Would have to agree with this. Not absolutely black and white, there may be some who have the experience required with less hours, but would need to be a special candidate. Not that the EMS world is a place where only demi-gods may walk, but more due to the huge range of taskings. Simply put, anything and everything comes up at a time when you least expect it, and certainly do not desire it. Dealing with the decisions is often the hardest part, (sure, at times the flying can be pretty challenging), and it ain't just slinging the same bunch of trees day in and day out (something I can't do, so no offence to long-liners).

Geez fellas. It's not that bloody hard to 'stay alive' in the EMS environment. I think this is one of those agree to disagree points so I won't flog the horse. I get the need to have a baseline, but I know A LOT of military/ex-military lads who would be WELL under your mark Eric and (and the 'ludicrous' minimas that prevail) and be more than capable of 'surviving' the EMS environment.

Sure, everyone is entitled to an opinion, and it sure ain't always black & white, but often Military pilots have many hours of training and sorties that follow long and detailed planning marathons. Switching into the real world of quick decisions and limited support is not always a perfect transition for all soldier types. Just saying.
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haroldthehelicopter
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Re: Do hours really matter?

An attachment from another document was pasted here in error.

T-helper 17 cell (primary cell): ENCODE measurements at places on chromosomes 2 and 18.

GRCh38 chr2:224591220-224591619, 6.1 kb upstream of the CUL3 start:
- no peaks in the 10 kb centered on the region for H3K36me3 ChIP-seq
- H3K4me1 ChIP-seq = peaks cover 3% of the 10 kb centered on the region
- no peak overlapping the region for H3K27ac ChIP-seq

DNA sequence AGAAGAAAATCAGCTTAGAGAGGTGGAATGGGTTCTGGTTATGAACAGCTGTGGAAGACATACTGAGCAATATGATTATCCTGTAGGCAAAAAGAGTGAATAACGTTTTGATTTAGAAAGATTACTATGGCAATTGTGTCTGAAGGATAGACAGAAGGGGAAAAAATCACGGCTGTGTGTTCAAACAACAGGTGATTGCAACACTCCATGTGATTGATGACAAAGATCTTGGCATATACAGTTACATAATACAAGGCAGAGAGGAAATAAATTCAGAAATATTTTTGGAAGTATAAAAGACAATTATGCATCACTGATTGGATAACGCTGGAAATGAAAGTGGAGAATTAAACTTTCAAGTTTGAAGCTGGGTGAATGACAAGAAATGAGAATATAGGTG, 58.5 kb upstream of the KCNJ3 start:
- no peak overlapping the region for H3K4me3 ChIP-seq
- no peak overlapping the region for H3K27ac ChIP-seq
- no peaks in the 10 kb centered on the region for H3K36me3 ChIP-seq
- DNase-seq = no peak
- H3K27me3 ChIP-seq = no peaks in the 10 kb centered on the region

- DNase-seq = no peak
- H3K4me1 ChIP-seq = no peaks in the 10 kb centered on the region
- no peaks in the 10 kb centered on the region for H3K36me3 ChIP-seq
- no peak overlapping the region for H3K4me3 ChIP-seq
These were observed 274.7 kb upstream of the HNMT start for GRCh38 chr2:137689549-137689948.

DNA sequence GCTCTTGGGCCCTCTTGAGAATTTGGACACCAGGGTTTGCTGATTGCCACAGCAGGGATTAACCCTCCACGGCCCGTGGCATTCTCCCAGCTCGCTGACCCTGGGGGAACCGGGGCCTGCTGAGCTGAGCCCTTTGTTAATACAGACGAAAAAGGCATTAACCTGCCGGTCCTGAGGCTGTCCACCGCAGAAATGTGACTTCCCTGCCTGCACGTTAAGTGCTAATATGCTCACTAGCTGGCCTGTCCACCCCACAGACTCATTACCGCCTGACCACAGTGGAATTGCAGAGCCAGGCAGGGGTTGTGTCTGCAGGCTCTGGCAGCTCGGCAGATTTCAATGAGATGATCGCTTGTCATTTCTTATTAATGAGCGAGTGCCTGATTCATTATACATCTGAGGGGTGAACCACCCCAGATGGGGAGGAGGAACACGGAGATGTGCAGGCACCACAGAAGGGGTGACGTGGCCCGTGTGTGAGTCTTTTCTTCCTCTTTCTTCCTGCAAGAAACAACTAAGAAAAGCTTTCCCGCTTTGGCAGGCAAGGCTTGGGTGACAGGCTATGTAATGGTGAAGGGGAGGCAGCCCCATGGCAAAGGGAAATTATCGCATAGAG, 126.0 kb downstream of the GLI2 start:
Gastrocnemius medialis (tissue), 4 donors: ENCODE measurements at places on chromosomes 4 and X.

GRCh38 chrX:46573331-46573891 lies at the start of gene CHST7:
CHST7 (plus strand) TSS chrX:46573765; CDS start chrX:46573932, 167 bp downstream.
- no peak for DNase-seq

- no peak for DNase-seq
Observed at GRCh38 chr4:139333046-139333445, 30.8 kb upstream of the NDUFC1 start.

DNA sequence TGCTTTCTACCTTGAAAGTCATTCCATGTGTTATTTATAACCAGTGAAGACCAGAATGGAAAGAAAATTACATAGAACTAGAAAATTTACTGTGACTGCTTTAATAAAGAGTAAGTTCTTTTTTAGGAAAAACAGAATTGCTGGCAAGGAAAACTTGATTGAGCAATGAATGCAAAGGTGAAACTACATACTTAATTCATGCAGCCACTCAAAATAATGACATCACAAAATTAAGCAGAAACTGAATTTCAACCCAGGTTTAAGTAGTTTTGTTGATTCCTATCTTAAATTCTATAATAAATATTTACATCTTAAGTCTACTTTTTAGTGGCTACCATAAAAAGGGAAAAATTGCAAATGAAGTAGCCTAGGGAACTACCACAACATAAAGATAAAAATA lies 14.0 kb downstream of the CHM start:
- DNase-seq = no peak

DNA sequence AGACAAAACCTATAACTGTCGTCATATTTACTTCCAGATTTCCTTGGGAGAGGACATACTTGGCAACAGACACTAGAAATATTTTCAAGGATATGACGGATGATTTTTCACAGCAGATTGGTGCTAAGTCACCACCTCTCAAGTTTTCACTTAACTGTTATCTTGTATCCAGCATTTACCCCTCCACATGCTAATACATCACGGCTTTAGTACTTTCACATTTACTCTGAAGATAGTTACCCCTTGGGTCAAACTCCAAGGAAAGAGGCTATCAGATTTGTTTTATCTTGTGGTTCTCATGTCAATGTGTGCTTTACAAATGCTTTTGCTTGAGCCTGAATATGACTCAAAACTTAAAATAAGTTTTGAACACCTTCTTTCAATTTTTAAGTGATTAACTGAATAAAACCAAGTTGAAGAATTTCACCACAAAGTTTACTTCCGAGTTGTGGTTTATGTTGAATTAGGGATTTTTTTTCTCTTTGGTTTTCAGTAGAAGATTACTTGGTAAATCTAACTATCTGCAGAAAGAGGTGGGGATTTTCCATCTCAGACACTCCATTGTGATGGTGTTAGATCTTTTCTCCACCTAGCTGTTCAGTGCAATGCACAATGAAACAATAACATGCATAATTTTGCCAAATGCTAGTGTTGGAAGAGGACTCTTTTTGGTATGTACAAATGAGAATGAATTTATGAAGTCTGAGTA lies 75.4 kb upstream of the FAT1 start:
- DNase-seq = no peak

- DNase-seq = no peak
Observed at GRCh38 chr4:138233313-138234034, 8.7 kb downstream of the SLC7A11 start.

Postby haroldthehelicopter » Sun Aug 31 2014, 07:49

SuperF wrote:"Appropriate" was also what I said. I never said 3000 hrs of S&L.

You would hope that after 2-3000 hr that the particular pilot has done 2-3 x more of each task than a 1000 hr pilot.


I've never seen a job ad asking for 2000 PIC 'Appropriate' Hours?!? By your own statement you disagree with the concept of total hours as a definitive indicator.

As for your second comment, I don't think many competent pilots would agree that accumulating 'appropriate' flying experience is a linear progression based on factors of 1000, or any number for that. Except for contracting agencies and insurance companies of course.

muppet wrote:
but often Military pilots have many hours of training and sorties that follow long and detailed planning marathons. Switching into the real world of quick decisions and limited support is not always a perfect transition for all soldier types. Just saying.


Big generalisation and misconception by many civil blokes that this is the norm. On the contrary, army crews on short notice postures (generally black hawks dudes on medevac or special ops standby) in my experience tended to be better drilled and MUCH faster off the mark. The most hasty planned and fastest reaction missions, EMS and other, that I have been involved were in the military. Granted, not true for all army folk though.

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Re: Do hours really matter?

Postby bangequalsbad » Sun Aug 31 2014, 10:42

I think SuperF was trying to say that providing a 980hr driver (1000 seems to be getting punished) all of the
dark horse wrote: Advanced targeted skill based training
still won't provide the level of EXPERIENCE/EXPOSURE TO SITUATIONS that a 2980hr driver has had IN BROARD TERMS. It stands to reason that
dark horse wrote: Having 3000 hours of flying S&L day VFR tourism
will have EXPOSED you to more takeoffs and landings than
muppet wrote:just slinging the same bunch of trees day in and day out
for 3000hrs. And then the
muppet wrote:demi-gods
have twice as many engines to start as most of us...so they have been EXPOSED to more possible hot starts (per starting event).
It never ends!
And lets not get into Mil V Civ...once you guys eat your way into a twin you all become precious! **^** (Take cover)